Here rests his head upon the lap of Earth

A Youth to Fortune and to Fame unknown.

Fair Science frown'd not on his humble birth,

And Melancholy mark'd him for her own.

Large was his bounty, and his soul sincere

Heav'n did a recompense as largely send:

He gave to Mis'ry all he had, a tear,

He gain'd from Heav'n ('twas all he wish'd) a friend.… (Gray 117-121)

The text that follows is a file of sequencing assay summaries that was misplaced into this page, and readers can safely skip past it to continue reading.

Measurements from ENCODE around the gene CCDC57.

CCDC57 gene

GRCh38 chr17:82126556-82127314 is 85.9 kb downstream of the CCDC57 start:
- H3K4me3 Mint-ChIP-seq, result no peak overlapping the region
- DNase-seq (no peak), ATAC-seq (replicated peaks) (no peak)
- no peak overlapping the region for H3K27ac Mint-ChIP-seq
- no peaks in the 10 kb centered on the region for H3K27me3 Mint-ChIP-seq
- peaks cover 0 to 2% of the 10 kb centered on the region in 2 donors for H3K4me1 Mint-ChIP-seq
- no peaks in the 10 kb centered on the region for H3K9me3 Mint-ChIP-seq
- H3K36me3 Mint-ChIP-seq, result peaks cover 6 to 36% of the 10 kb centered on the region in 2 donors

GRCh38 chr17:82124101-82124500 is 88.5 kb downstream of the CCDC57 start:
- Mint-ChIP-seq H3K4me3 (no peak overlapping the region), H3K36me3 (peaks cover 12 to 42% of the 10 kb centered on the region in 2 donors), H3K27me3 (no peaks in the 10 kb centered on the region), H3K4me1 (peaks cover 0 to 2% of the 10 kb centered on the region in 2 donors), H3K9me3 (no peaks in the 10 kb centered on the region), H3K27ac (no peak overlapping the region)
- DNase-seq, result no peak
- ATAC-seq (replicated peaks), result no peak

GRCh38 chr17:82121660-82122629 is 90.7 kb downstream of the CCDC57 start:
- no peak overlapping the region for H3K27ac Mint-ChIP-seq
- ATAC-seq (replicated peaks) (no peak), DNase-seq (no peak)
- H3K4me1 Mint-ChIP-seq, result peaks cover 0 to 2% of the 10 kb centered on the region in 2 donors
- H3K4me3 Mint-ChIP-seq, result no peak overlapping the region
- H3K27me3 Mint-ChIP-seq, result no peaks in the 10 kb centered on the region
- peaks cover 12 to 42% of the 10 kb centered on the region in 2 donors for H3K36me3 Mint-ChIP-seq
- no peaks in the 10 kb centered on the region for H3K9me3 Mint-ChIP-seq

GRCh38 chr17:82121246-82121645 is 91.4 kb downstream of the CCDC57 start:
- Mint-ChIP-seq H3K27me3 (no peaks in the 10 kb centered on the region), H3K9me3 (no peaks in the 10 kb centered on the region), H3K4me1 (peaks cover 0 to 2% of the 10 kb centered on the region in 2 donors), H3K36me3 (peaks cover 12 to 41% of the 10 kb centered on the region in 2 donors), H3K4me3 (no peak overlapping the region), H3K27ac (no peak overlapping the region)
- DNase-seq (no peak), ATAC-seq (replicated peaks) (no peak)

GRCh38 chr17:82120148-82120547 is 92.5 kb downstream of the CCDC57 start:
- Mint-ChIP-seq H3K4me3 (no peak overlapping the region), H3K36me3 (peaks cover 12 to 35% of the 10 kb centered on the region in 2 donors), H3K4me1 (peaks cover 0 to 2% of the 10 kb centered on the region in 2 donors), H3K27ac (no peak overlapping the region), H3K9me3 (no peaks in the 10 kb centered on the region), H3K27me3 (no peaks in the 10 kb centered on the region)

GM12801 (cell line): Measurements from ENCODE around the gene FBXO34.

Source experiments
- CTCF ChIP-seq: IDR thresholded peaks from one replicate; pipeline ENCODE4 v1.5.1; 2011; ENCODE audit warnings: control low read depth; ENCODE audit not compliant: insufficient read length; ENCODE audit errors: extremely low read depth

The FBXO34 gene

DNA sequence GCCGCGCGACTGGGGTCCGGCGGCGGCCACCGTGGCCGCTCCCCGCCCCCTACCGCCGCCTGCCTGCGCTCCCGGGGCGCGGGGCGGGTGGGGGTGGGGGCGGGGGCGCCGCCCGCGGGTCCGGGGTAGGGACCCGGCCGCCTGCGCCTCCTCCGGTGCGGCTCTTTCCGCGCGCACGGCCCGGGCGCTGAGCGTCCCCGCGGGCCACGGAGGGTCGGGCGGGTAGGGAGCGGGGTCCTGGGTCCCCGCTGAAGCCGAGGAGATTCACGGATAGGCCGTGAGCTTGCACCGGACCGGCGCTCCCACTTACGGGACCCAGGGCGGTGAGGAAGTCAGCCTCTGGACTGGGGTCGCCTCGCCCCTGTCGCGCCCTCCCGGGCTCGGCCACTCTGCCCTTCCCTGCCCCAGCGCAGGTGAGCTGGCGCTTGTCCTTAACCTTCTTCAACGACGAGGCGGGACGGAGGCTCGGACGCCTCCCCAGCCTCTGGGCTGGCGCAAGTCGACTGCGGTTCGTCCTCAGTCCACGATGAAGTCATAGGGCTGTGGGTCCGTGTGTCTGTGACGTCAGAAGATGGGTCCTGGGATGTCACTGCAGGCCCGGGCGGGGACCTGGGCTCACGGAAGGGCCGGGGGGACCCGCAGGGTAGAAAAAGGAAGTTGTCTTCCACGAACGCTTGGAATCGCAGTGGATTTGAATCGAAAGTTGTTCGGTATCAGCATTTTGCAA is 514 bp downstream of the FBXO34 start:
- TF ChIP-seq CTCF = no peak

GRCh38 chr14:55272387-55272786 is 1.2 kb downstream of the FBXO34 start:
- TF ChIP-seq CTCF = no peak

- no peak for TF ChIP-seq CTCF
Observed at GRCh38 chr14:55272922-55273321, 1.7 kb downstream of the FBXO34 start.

Gray, like his contemporaries, praised the simple life lived in intimacy with nature, emphasizing emotional authenticity over the ambition and glory associated with a more urban lifestyle. The attempts by the French to reconstruct everything from politics to the calendar serves, perhaps, as an even more blatant example of this reversal of convention. The French Revolution, the logical result of Enlightenment philosophy, stands as one of the primary catalysts of modern political, social, and philosophical thought. After this point, America, along with the British Empire and other major powers, began to take up this seemingly new and superior value system. The three centuries that followed have been marked by the rise of Enlightenment values. Locke’s writings on Natural Law, seminal pieces of Enlightenment thought, created the groundwork for the fall of slavery as well as the beginnings of the Feminist and Civil Rights movements. Following the triumphs of the 15th and 19th Amendments and the Civil Rights Act, it seemed that liberal Progressivism, the socio-political manifestation of Enlightenment beliefs, was an unqualified success.